Recruitment

  • EmployAbility is the not-for-profit organisation dedicated to helping students and graduates with all disabilities into employment. They can help you find internships or permanent roles at a wide range of blue-chip employers including leading investment banks, law firms, plus many others - including the NHS and Google. Register with them to access advice and support, or check their events and webinars. They also have a number of videos about the recruitment process, including one on adjustments in the context of Covid-19.
  • Evenbreak, a not-for-profit social enterprise, seeks to match employers with talented disabled candidates; Evenbreak's Career hive offers career support from careers professionals with lived experience of disability.
  • Exceptional Individuals works with employers and candidates to encourage employers to hire people with dyslexia, dyspraxia, ADHD and autism.
  • Patchwork Hub is an accessible remote working employment platform where you can connect with tasks, projects or permanent employment, outside of the conventional office 9-5
  • Astriid also aims to connect people with a long-term/chronic condition with volunteering and employment.

Support

  • Doing Careers Differently written by and for people with a disability or health condition on how to make a success of your career. It is available to download from the Disability Rights UK website.
  • MyPlus Students' Club has a recruitment section with advice on applying for jobs, preparing for interviews and managing your disability; information on organisations, and profiles of individuals at various stages of their careers, working in different sectors. They also offer regular webinars for students on employability skills and applying for jobs. (You may want to create an account to access more resources on this website.)
  • AbilityNet supports digital accessibility, and can advise on technology and adaptations for education and the workplace
  • Business Disability Forum is an employers’ organisation, which shares expertise, advice, training and networking opportunities, and seeks to promote best practice in recruitment and employment. They publish a range of useful factsheets and guides for managers about disability issues in the workplace. 
  • City Disabilities offer support and mentoring to students and graduates who want to build a career in the City of London.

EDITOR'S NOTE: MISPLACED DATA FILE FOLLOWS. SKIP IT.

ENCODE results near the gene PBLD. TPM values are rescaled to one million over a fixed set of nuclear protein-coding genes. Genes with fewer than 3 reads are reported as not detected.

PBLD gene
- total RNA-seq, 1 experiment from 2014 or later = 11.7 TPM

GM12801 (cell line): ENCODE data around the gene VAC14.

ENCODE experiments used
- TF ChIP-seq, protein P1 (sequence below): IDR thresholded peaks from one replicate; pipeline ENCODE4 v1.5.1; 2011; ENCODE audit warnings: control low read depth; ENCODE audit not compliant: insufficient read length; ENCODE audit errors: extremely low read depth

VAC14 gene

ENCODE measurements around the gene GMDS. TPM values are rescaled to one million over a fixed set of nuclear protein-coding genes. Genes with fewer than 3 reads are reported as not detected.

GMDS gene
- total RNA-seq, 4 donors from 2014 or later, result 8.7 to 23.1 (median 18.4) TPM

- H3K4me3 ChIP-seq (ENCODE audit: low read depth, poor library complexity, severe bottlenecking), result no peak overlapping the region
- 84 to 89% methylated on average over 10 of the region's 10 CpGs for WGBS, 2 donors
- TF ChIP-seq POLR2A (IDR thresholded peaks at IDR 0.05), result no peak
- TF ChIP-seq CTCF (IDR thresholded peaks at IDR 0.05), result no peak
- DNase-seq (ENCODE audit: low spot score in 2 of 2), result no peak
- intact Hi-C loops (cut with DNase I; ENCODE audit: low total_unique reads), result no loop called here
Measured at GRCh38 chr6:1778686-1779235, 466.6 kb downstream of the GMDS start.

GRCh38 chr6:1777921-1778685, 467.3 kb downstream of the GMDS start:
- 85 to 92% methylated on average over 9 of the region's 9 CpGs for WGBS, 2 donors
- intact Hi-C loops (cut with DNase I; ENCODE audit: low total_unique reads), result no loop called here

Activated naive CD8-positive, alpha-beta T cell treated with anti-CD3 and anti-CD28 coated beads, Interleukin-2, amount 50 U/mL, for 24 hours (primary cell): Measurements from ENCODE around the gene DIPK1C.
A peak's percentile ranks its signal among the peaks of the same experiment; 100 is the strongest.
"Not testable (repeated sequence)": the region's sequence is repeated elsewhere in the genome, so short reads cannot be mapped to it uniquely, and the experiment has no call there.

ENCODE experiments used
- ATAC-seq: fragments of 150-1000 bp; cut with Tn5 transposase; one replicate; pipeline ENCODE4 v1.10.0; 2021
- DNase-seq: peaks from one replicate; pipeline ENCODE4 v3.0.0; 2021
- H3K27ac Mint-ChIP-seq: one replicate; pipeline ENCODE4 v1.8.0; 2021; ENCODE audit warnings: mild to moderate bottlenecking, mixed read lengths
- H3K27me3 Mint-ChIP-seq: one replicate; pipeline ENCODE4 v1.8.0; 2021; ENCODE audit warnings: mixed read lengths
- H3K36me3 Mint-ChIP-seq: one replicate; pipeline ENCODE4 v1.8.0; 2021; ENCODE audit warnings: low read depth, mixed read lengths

• Disabled Entrepreneurs offer business support to disabled people across the UK.
  • BASE organisation offering supported employment
  • Scope has lots of information related to employment and a Support to work service.
  • YUSU Disabled Students Network represents disabled students at the University of York. Contact YUSU's Disabled Students Officers for more information.

Specific conditions

  • The National Autistic Society offers support with looking for work and applications, including a free online training module on Finding Employment (scroll down the page to find the free courses). They also have helpful information for employers. 
  • Reference books by Barbara Bissonnette in the Careers information room: The Complete Guide to Getting a Job for People with Asperger's Syndrome, and Asperger's Syndrome Workplace Survival Guide.
  • Enna seeks to help autistic adults find jobs with inclusive employers.
  • Blind in Business helps visually impaired people with finding work, the interview process and obtaining equipment to help you succeed, and run events and workshops (London based)
  • RNIB provides employment support for blind and partially sighted people.
  • RNID has accessibility guidance, including work, for D/deaf people and those with hearing loss or tinnitus.

Blogs and articles

Agcas blog for students and graduates with disabilities

Disability Horizons: A 21st century view of disability has an employment section, (as well as blogs, articles and personal stories). 

MyPlus Students Club stories and blogs

Life of Pippa blog (UoY graduate) Tips for job hunting as a disabled graduate

Ableism in Academia (Twitter) - disability and ableism in academia

Focussing on strengths and working with dyslexia - blog by Sam Shires, Management consultant with Accenture.

Contact us

Careers and Placements
Mon-Fri 10am-5pm (Undergraduate term time)
Telephone: 01904 322685
Email: message the Careers Information Team via Handshake